Ever wondered what the big fuss about veganism is all about?
I decided to write this post to explain the benefits of being vegan and why more and more people are making the transition.
Who knows…maybe after reading this, you will too!
- The Growth of Veganism
- What is a Vegan?
- Why Go Vegan?
- Vegan Benefits
- Is Being Vegan Healthy?
- “Should I Go Vegan?”
The vegan diet is exploding.
In just the last two years alone, I’ve noticed a significant increase in the amount of vegan packaged foods in supermarkets; vegan dishes on offer in restaurants and the availability of plant based milks in coffee shops.
I’ve even had the pleasure of meeting more vegans in my day-to-day life – something that never happened in the early days of my vegan journey.
At first I just thought I was noticing these things because I’d gone vegan. You know, when you take up a strong interest in something and suddenly everything reminds you of that thing.
But it hasn’t just been my imagination. The stats prove it. Going vegan is becoming mainstream!
The Undeniable Growth of Veganism
- There are now 542,000 vegans in the UK. That’s up three-and-a-half times since 2006.
Tesco says demand for vegan and vegetarian ready-meals and snacks has soared 40% in the last year alone.
- Vegan foods now account for 9% of of all new food products in the UK last year, compared with 3% in 2012, according to Mintel.
- Pret-a-Manger claims it’s experienced a double digit percentage rise in sales of vegetarian and vegan options, which led it to expanding its animal-free food choices earlier this year.
- The number of people taking the Vegan Society’s Vegan Pledge has risen nearly four-fold from 3,656 in 2014 to 17,411 in 2016.
- Ocado found it’s vegan food sales in the UK were up 1500% in the last year.
What is a Vegan?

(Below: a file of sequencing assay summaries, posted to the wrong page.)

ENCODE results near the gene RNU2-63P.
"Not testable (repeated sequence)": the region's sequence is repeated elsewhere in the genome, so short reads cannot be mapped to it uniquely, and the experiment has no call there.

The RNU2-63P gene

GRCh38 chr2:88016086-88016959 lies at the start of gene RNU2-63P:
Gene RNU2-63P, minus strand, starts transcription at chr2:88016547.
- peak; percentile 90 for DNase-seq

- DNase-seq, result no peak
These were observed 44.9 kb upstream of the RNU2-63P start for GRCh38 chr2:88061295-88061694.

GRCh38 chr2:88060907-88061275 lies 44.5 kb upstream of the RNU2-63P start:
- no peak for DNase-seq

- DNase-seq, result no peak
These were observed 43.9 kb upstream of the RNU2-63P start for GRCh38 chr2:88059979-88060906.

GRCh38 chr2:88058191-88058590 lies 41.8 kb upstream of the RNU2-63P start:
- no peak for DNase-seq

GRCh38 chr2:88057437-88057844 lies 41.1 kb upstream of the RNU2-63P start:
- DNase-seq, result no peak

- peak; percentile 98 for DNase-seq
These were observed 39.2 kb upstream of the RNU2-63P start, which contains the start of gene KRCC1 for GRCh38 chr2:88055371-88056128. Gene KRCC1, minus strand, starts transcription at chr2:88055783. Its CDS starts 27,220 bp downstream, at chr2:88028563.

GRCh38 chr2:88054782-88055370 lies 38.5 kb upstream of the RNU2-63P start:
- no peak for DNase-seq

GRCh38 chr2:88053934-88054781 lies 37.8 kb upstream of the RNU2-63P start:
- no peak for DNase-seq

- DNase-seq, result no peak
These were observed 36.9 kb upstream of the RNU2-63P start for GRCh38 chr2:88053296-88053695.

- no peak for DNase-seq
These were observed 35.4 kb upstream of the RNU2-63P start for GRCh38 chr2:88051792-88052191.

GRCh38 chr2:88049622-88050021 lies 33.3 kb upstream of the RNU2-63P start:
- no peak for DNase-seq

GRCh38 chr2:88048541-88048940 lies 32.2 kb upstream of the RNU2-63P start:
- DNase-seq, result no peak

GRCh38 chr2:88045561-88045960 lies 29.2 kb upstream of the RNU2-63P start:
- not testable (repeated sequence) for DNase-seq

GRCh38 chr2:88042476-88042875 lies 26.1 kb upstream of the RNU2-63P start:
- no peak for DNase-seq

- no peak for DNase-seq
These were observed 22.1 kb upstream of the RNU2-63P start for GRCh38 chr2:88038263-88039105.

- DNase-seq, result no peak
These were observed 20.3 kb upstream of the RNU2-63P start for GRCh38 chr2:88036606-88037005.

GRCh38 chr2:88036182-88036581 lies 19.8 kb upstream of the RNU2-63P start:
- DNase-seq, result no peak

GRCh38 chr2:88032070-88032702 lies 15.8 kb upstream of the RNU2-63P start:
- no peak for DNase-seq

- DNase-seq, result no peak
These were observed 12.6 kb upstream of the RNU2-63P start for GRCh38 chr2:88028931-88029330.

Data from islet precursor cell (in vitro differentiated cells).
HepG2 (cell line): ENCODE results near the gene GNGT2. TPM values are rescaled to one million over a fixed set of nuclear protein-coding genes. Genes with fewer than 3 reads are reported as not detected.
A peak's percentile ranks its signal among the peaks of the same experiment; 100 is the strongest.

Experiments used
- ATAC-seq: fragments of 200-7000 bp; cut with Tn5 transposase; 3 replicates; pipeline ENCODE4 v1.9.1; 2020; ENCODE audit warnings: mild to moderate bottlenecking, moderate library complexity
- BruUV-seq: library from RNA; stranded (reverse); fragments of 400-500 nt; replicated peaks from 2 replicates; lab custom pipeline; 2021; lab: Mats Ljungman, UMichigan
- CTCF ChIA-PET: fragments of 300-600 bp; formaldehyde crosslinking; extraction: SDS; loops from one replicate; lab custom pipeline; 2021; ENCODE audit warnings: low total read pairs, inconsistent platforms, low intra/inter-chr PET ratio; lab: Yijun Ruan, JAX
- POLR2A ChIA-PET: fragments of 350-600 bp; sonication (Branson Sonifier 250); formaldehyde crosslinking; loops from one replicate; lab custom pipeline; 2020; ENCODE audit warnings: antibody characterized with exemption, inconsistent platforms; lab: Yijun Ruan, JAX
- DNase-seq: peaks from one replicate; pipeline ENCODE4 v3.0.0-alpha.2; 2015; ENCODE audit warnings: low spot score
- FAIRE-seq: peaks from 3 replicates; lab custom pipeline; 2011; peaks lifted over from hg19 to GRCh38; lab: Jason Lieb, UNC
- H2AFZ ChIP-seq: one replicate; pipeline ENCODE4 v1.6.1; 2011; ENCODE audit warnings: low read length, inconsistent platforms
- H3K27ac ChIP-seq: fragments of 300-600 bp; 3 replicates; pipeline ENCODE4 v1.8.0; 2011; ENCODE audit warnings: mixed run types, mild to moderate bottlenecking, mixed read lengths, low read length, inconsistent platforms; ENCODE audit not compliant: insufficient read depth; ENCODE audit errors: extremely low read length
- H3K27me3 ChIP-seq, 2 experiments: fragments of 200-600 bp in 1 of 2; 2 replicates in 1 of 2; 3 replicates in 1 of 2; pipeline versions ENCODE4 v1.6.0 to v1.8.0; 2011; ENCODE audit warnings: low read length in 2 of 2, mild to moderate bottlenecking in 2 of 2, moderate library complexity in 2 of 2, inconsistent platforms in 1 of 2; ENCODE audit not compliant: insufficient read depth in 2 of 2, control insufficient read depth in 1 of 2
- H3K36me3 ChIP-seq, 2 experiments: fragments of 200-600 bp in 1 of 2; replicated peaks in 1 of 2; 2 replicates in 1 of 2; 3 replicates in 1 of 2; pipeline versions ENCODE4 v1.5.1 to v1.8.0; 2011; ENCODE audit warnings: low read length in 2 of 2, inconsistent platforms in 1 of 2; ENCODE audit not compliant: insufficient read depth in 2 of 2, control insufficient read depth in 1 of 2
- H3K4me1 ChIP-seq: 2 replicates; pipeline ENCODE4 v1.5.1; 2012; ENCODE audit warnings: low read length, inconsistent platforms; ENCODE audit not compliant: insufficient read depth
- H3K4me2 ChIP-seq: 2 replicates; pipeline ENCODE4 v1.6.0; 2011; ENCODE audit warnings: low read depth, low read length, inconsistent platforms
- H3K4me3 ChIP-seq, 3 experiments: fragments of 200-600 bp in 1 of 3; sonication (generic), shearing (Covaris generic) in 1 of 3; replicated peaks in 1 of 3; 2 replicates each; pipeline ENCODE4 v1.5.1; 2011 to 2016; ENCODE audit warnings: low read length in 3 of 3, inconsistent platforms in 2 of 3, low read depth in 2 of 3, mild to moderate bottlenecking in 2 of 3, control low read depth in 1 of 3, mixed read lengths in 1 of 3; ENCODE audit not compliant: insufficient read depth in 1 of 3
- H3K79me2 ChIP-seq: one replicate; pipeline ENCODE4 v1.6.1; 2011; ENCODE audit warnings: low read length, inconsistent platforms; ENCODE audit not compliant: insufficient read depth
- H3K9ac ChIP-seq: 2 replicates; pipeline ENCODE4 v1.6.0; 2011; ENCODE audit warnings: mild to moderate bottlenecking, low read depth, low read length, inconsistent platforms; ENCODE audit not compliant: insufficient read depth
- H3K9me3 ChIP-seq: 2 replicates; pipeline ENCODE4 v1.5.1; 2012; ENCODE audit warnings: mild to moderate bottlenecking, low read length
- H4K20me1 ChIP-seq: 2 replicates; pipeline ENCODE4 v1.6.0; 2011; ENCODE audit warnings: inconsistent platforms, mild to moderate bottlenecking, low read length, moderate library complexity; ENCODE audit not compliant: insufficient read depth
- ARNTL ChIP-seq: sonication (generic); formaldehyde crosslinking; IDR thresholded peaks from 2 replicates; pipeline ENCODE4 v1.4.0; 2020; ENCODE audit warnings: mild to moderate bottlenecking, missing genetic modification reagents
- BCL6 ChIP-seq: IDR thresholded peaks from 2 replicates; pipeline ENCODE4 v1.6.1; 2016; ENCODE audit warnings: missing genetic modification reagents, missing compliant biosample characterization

The agreed definition of a vegan is somebody who does not eat any part of by-product of an animal, including meat, fish, dairy, eggs, honey and gelatine.
They also generally do not buy, wear or use items that have been made with animal parts, such as leather, fur, cosmetics, or household cleaning products.
Additionally, vegans will not support any practices where animals are used against their will for entertainment or gain, i.e. circuses; animal testing.
Why Go Vegan?
The fact that the adaption of a vegan diet is becoming so popular should be enough of a reason to tempt others to join in.
However, many people are still in need of convincing. And hey, I get that – I was once there too.
Here are some of main reasons to go vegan:
1. Animals are sentient being that feel pain and want to live – just like us. They are not faceless products, but have unique personalities and emotions, just like cats and dogs.
The meat, fishing, dairy and egg industries cause immense suffering and pain to these creatures. By going vegan, one person can save around 100 animals a year.
2. We have no need to consume animal products to survive. It has been proven by science. As natural plant-eaters, we can easily get all of the nutrients we need from plants.
In fact, the ADA – the US’ oldest and largest authority on diet and nutrition, states that a vegan diet is nutritionally adequate and may provide benefits in the prevention and treatment of certain diseases.
3. Going vegan doesn’t just help animals – it helps people too. If everyone were vegan, we could potentially feed the 1 billion humans on the planet that are starving and malnourished.